Dominican priory and school
A brief description.
Warburg consisting of the Old Town (Altstadt) and the New Town (Neustadt) is situated in eastern North Rhine-Westphalia on the river Diemel near the three-state point shared by Hessen, Lower Saxony and North Rhine-Westphalia. It is in Höxter district and Detmold region. Warburg is the midpoint in the Warburger Börde.
- 8th and 9th century. The Christianization of the Saxons in the Diemel area.
- 1010, 1036. The name ‘Warburg’ was first mentioned in a document sometime around 1010, although archaeological finds have established that there were already people living in what is now Warburg by protohistoric times. The first definite documentary mention came in 1036.
- 11th century. In the 11th century there was on the Warburger Burgberg ("Castle Mountain") the "Wartburg", under whose protection people came and settled. The castle was at first owned by Count Dodiko, whose estate, according to documents, passed in 1020 to the Bishop of Paderborn when the Count's only son met his end in an accident.
- 1021-1033. Eventually, sometime between 1021 and 1033, the Emperor further granted to the bishop the Count's rights.
- About 1180 the Old Town was granted town rights.
- 1228. The Warburg New Town was founded in 1228–1229 by Bernhard IV of Lippe, Bishop of Paderborn, to bolster his political position in the Diemel area against encroachment by the Bishop of Cologne. About 1239, the New Town had been built into a complete town in its own right, and the townsfolk there had full civil rights after the Dortmund and Marsberg models.
- In 1260 the New Town was granted the right to build a town wall, not only against armies from afar, but even – expressly – against the Old Town.
- 1264. In the New Town was built the church of Saint John the Baptist.
The Dominicans in Warburg
- In 1281 Bishop Otto von Rietberg invited the Dominicans to come to Warburg. At the feast of John the Baptist they moved into a bishop’s house, and he awarded them the church ‘Maria in vinea’ in the Old town. They began to build a priory, recognized by the General Chapter. But there was directly hatred and malice and competition when the Bishop removed the parishioners of the parish of the Old town to the new church in the New town. Moreover the Dominicans built a convent school, later the ‘Gymnasium Warburg.
- In 1622 the town was captured by Christian the Younger of Brunswick, Bishop of Halberstadt, who is sometimes called in German ‘der tolle Christian’ – ‘Christian the Mad’.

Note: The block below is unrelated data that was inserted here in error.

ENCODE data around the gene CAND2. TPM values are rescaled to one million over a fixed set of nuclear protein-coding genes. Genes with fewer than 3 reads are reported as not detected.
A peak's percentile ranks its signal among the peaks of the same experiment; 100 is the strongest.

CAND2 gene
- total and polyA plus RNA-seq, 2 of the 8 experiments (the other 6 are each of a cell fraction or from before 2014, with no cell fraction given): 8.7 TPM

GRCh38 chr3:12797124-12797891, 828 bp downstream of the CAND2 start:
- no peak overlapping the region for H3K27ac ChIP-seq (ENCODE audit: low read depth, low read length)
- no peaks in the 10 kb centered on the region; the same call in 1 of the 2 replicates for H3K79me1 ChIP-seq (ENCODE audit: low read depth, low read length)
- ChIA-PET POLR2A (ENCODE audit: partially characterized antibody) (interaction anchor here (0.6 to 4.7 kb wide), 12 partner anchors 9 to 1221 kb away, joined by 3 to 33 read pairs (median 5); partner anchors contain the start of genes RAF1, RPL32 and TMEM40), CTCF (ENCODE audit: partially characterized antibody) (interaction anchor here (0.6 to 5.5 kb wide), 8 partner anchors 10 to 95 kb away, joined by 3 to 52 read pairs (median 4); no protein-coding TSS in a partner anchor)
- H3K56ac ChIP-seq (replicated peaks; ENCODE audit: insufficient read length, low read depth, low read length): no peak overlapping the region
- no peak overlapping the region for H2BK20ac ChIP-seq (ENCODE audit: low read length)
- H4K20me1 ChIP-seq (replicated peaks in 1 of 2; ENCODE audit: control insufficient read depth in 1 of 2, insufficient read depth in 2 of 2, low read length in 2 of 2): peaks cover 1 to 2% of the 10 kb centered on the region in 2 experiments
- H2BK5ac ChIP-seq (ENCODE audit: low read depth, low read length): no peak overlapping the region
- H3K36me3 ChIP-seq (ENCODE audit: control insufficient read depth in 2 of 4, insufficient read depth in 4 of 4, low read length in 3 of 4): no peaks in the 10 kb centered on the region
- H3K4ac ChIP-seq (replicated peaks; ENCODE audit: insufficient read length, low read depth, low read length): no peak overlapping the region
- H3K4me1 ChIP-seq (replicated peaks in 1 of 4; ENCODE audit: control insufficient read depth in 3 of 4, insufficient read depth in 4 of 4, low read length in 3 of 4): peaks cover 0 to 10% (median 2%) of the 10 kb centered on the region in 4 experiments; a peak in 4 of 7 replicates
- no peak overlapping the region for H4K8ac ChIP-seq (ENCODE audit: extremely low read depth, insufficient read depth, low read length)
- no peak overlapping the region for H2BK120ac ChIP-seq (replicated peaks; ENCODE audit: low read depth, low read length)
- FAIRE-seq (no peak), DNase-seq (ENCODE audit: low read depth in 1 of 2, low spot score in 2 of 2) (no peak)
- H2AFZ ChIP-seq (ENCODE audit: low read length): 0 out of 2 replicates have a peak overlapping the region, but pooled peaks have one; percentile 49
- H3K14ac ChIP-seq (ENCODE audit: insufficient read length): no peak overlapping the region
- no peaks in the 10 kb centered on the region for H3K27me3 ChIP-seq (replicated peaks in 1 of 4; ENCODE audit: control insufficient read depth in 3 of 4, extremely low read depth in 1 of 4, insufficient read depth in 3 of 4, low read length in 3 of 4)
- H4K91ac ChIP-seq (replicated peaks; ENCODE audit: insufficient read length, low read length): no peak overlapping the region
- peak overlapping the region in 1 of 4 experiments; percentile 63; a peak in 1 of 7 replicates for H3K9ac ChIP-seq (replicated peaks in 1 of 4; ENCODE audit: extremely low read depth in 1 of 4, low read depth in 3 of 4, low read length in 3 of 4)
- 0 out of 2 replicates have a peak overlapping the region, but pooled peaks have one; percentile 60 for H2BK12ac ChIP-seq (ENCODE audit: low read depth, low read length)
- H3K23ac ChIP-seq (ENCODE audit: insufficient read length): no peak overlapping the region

- 1628-1648. By 1628, the town was changing overlords and occupation armies repeatedly as the war dragged on, ending up in Imperial hands by the time the war ended in 1648.
- On 31 July 1760, during the ‘Seven Years War’, Warburg was the scene of a battle that now bears its name. Twenty-four thousand Prussian, Hanoverian, Hessian and British troops fought under Prince Ferdinand of Brunswick and the Crown Prince of Hesse-Kassel (or Hesse-Cassel) against a French army of 21,500 soldiers led by Lieutenant-General Le Chevalier du Muy and the Duke of Broglie. The Prussians and their allies won, killing 8,000 French soldiers while losing only 1,500 themselves, leaving them free to sack the town. A tower on the Deisenberg recalls the Battle of Warburg. On 3 August 1802, Prussian troops came into Warburg in anticipation of the decisions of German Modularisation (Reichsdeputationshauptschluss).
- From 1807 to 1813, in the Napoleonic Era, Warburg belonged to the Kingdom of Westphalia.
- 1810. After many years with all the troubles in the history of Warburg, the Dominicans were suppressed by decree of King Jérôme Bonaparte in 1810 and by the Prussian occupation.
- 1815. After the Congress of Vienna in 1815, Warburg was once again assigned to Prussia. The next year, it became a district seat.
- 1824. The priory and School were closed in 1824. The capital was confiscated by the state and the grounds were impropriated.
- 1825. The School was reopened as ‘King’s Pro-Gymnasium’.
End 19th century. The Dominicans returned to Warburg and built a ssecond priory named 'Sankt-Maria-Himmelfahrt' (1906-1915) with a studium (1908) to educate their young Dominicans.
In 1993 the priory and school were closed by the restructuring of the German Dominican Province.
- 1996. The former Dominican priory was acquired by the Syriac Orthodox Church’s bishopric of Germany, and is the see of the Syriac-Orthodox Archbishop (1997). Now also it is used as Syriac Orthodox Priory of Saint Jaime of Sarug, and the Syriac Orthodox centre in Westphalia
Germany 1986.Postal card.
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